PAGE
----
Yoga for the Eyes
By Sarah Manwaring-Jones • October 24th, 2012 • 5589 Views
Let Your Eyes Smile
"The eye is the jewel of the body." ~Henry David Thoreau
Have you ever explored the way that you use your eyes to control and surrender? As the most dominant sensory organ, many of us are subconsciously using our eyes to solidify and harden the world around us. Often our eyes are 10 steps in front of us as we walk down the street, practically jumping out of our heads.
The eyes are often considered, windows to the soul. We might ponder a daily practice of resting and receiving the world through our eyes; looking at the world (or our computer screens) with the same softness that we might when we lay eyes on a newborn baby or a beautiful sunset.
Below are some tips to explore in your daily practice of drishti (Sanskrit for gazing or how you see the world). It is recommended to rest with your eyes softly closed between each one. Also, all of the exercises are great to do as a break from a long day at the computer and as a great way to relieve stress.
1. Start by gently massaging the lower eyelids with your ring fingertips for one minute. Pause. Begin to slowly close the eyes. Notice the soft tremble/vibration that exists in the upper eyelids just as the eyelids come together. Do this a few times, letting the gaze soften and the act of closing the eyes becomes slower. The eyelids begin to feel like lovers' hands meeting in a dark room, sliding together seamlessly.See if the upper eyelids begin to relax? Tip: look softly into the distance as you close your eyes.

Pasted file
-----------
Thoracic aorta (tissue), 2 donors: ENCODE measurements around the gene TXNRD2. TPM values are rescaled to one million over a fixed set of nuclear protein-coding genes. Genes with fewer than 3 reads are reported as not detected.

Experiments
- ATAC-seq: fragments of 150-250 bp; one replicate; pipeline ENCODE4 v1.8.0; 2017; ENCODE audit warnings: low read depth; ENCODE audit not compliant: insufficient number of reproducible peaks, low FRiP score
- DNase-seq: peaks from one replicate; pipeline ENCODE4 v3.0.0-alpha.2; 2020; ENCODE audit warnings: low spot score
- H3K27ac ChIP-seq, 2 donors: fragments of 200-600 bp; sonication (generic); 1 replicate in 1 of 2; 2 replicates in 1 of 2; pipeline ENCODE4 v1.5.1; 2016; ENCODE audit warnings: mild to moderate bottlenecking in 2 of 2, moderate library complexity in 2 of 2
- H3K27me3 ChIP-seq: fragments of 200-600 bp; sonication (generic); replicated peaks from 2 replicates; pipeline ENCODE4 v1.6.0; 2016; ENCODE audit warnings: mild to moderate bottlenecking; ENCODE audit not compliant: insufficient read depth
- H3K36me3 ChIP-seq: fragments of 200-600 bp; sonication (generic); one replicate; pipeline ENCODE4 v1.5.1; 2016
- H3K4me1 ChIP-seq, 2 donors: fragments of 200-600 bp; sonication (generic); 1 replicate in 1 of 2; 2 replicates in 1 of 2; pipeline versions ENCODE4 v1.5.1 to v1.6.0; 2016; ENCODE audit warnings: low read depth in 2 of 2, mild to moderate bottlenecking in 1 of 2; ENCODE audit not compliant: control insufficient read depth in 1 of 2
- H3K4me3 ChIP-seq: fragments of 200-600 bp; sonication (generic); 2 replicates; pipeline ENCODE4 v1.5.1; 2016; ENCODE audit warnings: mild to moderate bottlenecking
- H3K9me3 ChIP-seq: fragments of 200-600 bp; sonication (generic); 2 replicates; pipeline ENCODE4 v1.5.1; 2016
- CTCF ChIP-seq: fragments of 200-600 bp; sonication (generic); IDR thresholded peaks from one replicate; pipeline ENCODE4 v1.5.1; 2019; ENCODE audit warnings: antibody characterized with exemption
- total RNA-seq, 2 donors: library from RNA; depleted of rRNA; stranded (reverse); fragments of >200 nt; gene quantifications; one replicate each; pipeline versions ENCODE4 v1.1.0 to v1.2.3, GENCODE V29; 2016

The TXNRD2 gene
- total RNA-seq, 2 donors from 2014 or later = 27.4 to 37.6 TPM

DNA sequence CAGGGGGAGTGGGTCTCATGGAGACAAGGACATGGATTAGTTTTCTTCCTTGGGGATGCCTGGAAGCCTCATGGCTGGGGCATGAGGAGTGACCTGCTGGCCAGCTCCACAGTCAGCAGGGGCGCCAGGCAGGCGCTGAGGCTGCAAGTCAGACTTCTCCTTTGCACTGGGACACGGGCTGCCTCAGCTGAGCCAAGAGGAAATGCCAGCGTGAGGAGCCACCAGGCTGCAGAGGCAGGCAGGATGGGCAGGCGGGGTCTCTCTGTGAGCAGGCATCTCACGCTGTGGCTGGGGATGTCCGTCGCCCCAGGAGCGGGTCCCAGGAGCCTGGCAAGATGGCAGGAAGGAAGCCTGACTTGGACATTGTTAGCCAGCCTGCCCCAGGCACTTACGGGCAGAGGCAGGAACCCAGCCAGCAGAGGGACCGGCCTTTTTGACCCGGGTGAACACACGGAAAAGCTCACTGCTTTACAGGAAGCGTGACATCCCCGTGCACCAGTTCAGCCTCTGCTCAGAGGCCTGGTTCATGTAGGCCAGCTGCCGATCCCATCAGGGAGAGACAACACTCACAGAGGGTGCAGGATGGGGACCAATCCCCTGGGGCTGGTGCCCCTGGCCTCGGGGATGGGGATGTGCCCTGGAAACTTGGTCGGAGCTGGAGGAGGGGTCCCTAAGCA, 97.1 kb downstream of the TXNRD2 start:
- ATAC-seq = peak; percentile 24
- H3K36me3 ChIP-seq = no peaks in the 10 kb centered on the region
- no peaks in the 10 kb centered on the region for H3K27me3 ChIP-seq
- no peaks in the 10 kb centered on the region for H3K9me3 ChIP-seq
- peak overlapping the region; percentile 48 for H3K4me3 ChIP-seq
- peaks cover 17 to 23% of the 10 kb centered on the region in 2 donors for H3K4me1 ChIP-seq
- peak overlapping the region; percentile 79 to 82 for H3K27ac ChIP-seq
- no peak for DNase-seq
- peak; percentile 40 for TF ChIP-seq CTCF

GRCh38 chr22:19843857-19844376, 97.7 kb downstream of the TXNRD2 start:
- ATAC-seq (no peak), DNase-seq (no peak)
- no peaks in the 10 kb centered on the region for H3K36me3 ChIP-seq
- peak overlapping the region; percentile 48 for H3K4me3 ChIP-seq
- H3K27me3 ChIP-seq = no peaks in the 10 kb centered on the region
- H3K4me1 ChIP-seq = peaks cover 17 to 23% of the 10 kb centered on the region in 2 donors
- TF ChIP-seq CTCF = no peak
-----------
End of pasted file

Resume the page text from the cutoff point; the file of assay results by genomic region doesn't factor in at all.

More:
2. Explore shifting between focal gaze and peripheral gazing points. The focal (narrow) gaze is associated with clarity and rational-thinking. It is used when reading and typing and often people lean forward when they really get into seeing something perfectly clear. Peripheral gaze is associated with blurriness, uncertainty and the intuitive mind. It is a wider view of the world, usually associated with looking at a horizon line, a sunset or a landscape. Pick a focal point and a two peripheral points (one to the left and one to the right) and oscillate between the two. See if you can maintain a soft gaze on each peripheral point at the same time (almost like you have eyes on the sides of your...
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